Tuesday, September 25, 2018

Kiss Your Ash Goodbye: The Yellowstone Supervolcano, Part III, A Vulcanology Primer

By Stephanie Osborn
Images in this article are public domain unless otherwise noted.

The Yellowstone Hotspot and Structure

NOTE: I am aware that there is current research claiming that the subducted Farallon Plate is the source of the Yellowstone melt, as well as its long-lived behavior and track. However, based on what I know, I am skeptical.

For now, in the absence of more definitive results, and given the fact that the ancient plate is now pretty much crammed almost as far under the eastern North American plate as it can get and still be under it, and given detailed information on a mantle plume of some substantial size, it is my considered opinion that more than likely, the Farallon Plate had only marginal, if any, effects on Yellowstone. That said, it may possibly be at least part of the reason why said mantle plume is anything but vertical. (I do discuss all this in a bit more detail in the ebook.)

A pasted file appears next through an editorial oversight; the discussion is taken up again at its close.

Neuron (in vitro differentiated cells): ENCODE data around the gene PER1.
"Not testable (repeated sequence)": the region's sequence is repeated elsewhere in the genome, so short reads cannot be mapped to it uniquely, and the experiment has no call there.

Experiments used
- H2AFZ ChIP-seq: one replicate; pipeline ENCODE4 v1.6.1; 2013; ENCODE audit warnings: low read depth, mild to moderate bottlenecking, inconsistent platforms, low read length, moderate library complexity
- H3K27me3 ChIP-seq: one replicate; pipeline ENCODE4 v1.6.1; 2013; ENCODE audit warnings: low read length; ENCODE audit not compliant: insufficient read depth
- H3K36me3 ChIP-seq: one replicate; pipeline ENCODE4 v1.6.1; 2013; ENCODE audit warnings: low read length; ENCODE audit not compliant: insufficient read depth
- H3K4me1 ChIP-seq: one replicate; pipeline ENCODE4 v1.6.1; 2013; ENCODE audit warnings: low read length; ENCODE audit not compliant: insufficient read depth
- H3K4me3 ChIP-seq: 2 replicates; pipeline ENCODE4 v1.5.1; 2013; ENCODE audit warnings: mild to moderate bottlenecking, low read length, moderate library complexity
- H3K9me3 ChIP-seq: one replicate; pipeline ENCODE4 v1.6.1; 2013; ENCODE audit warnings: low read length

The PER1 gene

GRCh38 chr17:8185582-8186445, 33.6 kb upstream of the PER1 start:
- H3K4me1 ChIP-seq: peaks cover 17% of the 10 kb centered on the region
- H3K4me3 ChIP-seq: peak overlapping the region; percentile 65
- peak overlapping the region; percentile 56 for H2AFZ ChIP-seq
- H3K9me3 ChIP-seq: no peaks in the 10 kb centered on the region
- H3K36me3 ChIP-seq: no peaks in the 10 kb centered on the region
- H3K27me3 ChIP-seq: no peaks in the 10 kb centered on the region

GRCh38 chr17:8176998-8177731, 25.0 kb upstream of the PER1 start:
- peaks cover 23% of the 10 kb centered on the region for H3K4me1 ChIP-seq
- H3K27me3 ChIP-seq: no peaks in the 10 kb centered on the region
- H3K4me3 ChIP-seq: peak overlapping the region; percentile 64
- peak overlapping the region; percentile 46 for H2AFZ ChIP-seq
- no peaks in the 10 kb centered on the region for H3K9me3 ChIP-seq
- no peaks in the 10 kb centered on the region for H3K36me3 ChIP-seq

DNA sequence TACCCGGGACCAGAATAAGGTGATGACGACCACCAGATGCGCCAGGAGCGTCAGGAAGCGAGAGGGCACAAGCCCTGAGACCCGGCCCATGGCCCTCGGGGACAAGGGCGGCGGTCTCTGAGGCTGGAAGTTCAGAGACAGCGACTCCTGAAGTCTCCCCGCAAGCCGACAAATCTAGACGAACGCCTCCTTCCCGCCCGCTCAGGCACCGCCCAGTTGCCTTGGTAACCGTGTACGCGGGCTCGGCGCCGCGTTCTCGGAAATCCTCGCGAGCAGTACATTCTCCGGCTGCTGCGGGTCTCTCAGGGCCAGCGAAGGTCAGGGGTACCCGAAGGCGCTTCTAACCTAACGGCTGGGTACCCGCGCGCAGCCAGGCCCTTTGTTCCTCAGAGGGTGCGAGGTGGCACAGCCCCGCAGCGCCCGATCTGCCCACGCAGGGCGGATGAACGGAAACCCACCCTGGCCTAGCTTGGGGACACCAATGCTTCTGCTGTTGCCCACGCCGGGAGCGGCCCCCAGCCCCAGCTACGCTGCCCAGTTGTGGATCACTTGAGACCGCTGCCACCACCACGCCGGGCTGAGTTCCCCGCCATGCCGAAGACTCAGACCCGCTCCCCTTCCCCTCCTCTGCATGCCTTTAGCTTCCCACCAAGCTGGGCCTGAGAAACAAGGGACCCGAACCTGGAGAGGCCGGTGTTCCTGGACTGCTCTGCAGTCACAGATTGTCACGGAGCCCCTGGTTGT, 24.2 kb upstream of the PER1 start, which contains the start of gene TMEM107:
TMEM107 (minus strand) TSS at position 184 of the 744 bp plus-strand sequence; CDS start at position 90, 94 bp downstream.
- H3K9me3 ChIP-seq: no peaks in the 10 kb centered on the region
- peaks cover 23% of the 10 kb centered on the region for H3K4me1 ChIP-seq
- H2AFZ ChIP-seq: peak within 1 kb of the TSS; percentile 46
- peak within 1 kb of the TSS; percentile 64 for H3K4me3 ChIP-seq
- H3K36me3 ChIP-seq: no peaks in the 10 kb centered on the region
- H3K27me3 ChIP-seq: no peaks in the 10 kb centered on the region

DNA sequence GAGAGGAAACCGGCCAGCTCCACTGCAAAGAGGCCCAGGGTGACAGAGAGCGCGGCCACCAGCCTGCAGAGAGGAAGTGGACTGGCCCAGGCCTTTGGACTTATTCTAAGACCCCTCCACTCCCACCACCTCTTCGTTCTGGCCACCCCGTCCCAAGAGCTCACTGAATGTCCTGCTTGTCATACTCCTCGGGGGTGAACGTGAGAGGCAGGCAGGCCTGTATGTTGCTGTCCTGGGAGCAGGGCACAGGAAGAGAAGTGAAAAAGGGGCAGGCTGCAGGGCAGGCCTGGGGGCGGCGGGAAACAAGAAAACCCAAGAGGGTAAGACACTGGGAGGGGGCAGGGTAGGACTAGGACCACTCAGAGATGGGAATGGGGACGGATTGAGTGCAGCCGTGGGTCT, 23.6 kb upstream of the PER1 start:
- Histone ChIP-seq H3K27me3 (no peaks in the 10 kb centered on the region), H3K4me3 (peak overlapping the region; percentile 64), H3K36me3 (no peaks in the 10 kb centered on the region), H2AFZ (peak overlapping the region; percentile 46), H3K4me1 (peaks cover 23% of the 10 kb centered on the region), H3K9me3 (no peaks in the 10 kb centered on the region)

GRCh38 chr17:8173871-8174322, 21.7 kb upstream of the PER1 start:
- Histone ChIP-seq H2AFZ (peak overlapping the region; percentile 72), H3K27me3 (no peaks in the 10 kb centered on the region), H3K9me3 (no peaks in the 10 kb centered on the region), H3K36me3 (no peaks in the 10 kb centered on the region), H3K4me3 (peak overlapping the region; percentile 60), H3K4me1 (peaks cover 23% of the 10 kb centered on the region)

I also note that the current accepted model is “mantle hotspot,” with plenty of data to support it. If that should change, I will add an update.


The Yellowstone supervolcano is a very long-lived system. Unlike most more ordinary volcanoes, which are supplied with magma via such relatively shallow means as tectonic plate subduction and subsequent melting, Yellowstone is apparently produced by a large and powerful mantle plume; the reason for the plume is unknown. As the melt in the plume rises, it pushes on the overlying crust, “puddling” in a weakness in the overlying rock, forming a magma chamber. This pressure first forms a bulge (a “dome”), then the crust of the bulge begins to crack (surface cracks). If these cracks deepen enough to reach the magma chamber, an eruption can occur. They are also responsible for the hydrothermal features seen in the national park.

The Plume